I have been making Canadian landscape paintings using only Canadian ingredients; soil dug up in various provinces, ground into pigment, mixed with Saskatchewan-grown linseed oil and applied to Quebec-grown birch panels. It has been excruciatingly difficult.
Working title: "Rat King"
In this durational performance, eight corded power tools are arranged around two switching power supplies. A DMX processor has been programmed to randomly turn on and off the eight tools at different times and for different durations: one, two and occasionally three at a time.
The outcome is entirely unpredictable; the power tools may attack one another, sever power cords, or lacerate the central controller. Or they might spin benignly on the floor. The residency provided an opportunity to iron out the technical components for this performative installation, which was publicly presented for the first time as an online program for The Power Plant, Toronto.
This work furthers my ongoing exploration of industrial infrastructure in post-industrial societies and the possibilities of repurposing materials, tools and processes. Untethered from their prescribed uses, the tools in the piece function in sculptural, sonic and choreographic ways. The outcome could be balletic, with moments of tension and poignant interaction. Or it could result in a cacophonous, writhing “rat’s nest” with disastrous, destructive potential.
Magnet Fishing With Todd at the Quarry
Back when I lived in Bennett house I made regular trips to the quarry. I had an urge to swim in a quarry like those carefree guys in the movie Breaking Away, but this one was full of broken beer bottles and things that could give me tetanus. So I never went in. During my residency I asked Todd if he wanted to go down there with some magnets and see what we could dredge up. I didn't tell him why because I wasn't entirely sure myself. It had something to do with the artistic process... perhaps a vague analogue for the murky searching I had been doing in the library, sifting through reams of material hoping something interesting and unexpected burbled up to the surface. We recovered a hand saw and part of a toaster oven. I don't know if any of this is art—I need to think about it more.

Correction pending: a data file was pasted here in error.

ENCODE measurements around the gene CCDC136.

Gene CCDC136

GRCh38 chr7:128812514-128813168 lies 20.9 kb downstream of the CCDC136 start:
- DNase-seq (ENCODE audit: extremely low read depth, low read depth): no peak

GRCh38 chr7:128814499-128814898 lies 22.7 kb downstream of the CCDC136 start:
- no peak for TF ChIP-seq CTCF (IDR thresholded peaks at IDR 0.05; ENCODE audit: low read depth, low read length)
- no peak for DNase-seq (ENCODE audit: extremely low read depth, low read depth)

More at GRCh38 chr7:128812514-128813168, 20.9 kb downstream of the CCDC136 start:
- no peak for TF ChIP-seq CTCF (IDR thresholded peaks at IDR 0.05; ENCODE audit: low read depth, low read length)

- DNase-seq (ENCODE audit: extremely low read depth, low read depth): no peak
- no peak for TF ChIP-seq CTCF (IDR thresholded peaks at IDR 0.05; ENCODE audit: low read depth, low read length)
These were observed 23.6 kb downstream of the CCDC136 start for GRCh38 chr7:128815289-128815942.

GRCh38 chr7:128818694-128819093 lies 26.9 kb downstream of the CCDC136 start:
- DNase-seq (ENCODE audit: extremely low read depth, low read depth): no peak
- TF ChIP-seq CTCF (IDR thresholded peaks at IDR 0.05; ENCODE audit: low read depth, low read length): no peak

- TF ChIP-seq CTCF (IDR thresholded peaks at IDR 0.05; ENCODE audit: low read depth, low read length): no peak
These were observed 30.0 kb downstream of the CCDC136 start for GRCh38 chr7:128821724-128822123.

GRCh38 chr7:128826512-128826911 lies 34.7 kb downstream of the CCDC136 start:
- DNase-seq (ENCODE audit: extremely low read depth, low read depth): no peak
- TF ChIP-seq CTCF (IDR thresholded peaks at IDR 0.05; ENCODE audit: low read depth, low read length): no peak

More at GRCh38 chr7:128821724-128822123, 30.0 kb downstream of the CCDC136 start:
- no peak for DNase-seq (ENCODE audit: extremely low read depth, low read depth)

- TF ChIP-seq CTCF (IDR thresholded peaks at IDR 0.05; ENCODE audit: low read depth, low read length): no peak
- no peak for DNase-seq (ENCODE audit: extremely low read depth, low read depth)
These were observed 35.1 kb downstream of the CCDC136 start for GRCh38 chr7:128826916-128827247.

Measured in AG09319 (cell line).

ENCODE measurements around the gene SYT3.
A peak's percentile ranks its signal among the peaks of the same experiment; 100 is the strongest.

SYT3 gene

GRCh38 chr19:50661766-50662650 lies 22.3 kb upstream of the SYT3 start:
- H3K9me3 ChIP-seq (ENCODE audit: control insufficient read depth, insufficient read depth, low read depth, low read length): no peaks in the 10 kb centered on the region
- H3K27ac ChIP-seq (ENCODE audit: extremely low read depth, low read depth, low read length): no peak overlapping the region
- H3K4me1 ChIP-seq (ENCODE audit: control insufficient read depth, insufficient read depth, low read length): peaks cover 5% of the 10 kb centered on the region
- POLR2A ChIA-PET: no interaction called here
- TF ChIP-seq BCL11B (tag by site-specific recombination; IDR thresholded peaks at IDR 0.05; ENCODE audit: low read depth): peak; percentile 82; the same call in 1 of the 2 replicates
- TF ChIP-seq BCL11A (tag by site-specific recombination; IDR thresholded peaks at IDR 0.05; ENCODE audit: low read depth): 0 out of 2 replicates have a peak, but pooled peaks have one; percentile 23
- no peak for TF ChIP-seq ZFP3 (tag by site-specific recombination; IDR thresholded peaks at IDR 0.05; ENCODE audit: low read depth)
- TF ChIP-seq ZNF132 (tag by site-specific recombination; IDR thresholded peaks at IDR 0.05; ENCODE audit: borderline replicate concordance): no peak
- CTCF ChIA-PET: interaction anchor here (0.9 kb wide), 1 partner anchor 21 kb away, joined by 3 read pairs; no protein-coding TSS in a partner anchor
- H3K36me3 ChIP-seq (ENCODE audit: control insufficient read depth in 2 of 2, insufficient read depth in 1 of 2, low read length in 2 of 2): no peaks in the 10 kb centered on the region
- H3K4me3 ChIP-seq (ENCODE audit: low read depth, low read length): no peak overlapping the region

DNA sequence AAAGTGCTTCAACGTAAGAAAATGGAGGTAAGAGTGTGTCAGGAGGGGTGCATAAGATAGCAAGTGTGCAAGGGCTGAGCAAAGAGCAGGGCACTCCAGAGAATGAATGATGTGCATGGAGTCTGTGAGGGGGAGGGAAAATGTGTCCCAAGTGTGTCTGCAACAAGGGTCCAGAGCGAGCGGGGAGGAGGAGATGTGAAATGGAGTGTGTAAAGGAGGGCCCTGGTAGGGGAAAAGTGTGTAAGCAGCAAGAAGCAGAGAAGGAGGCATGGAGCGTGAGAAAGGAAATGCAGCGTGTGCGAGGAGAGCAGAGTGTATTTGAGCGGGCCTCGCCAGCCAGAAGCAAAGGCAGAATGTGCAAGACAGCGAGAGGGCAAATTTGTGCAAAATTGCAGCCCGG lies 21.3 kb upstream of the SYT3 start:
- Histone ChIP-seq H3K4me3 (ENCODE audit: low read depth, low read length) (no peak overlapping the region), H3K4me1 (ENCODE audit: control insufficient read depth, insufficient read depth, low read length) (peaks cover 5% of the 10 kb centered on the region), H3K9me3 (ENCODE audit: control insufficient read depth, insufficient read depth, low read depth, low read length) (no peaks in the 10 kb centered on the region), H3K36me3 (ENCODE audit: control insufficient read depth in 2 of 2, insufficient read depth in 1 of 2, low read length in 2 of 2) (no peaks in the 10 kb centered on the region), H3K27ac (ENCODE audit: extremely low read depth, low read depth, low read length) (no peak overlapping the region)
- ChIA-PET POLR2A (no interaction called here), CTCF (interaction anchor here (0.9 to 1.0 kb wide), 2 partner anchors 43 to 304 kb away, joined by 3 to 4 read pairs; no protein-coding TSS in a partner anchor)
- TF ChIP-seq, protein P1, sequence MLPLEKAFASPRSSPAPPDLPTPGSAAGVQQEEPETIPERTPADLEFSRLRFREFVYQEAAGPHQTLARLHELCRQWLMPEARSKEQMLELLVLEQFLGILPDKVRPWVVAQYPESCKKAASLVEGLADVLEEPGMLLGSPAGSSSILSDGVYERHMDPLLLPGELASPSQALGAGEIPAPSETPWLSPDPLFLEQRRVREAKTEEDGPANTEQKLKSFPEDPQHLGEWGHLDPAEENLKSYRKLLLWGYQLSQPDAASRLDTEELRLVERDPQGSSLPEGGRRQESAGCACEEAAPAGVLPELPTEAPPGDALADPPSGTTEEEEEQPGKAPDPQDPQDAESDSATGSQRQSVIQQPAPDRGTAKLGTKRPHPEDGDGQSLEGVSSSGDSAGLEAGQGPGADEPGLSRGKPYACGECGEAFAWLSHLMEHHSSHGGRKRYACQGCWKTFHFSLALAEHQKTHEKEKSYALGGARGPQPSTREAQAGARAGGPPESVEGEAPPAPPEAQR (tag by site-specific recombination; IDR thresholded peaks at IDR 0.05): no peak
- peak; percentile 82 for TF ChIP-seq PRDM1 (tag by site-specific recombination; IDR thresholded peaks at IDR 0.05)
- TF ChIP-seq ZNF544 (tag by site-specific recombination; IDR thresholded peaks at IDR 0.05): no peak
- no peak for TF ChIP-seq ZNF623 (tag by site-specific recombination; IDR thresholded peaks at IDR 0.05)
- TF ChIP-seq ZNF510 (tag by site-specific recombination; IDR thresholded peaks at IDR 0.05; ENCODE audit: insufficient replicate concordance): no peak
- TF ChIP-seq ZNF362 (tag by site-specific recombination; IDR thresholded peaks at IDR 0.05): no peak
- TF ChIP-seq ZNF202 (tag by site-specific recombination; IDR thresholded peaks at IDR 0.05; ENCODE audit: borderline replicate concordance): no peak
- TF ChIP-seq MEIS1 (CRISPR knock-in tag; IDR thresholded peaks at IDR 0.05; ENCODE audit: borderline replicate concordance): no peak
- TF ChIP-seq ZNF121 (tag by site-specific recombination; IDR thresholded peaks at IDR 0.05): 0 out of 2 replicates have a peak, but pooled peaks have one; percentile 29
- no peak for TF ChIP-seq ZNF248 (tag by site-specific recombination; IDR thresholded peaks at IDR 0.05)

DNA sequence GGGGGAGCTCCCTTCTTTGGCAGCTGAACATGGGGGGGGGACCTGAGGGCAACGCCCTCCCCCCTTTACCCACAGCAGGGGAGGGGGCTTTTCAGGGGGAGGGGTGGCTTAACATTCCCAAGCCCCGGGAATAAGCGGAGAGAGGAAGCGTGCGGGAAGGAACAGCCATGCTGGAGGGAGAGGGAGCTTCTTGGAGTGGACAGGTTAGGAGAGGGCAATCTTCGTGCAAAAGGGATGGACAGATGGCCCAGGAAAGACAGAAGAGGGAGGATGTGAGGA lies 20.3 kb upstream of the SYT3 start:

Improvised Light Fixtures
2018 - ongoing
Part of a series of temporary functional sculptures that repurpose readily available objects as luminaires, albeit precarious and dangerous ones. See more Improvised Light Fixtures.
I tried really hard not to start an electrical fire in Struts or the upstairs apartment. The building looks kind of flammable, and I was told that proposals involving fire were the only thing that would be a hard “no.”
The project extrapolates one of my favourite aspects of making work during a residency: the imperative to “make do” and improvise creative workarounds when the right tool isn't readily at hand. The desk in the apartment needed a lamp, so I made one using a c-clamp and a foot of wire. In the end it wasn't helpful for working by because I was distractingly aware I could electrocute myself, but I think the photo is lovely.
This is not a how-do guide, this is art. It is not intended to serve as an example for anyone, anywhere ever. Please do not attempt this at home or away from home.
The Struts Gallery & Faucet Media Arts Centre has a large, heavy safe in the office space, which has sat there since time immemorial. The combination was long lost, so for decades it could not function as a safe. Fortunately, it was locked in the open position, so over the years it has been used sometimes as a gallery venue for safe-sized, site-specific work. It is lovingly referred to as the “Tingley Gallery,” after the manufacturer.
I decided to retrieve the combination by reverse-engineering the mechanism with the help of some safecracking videos on YouTube. It required some focus, logic, concentration and sensitivity to the situation at hand—a lot of the same skills artists use to make art. But unlike artmaking, safecracking always ends with definitive certainty: depending on whether you've done things right or wrong, the safe will either open or it won't. There is no ambiguity about whether the process worked or not. The video documents one of those beautifully satisfying moments in life when everything lines up just perfectly.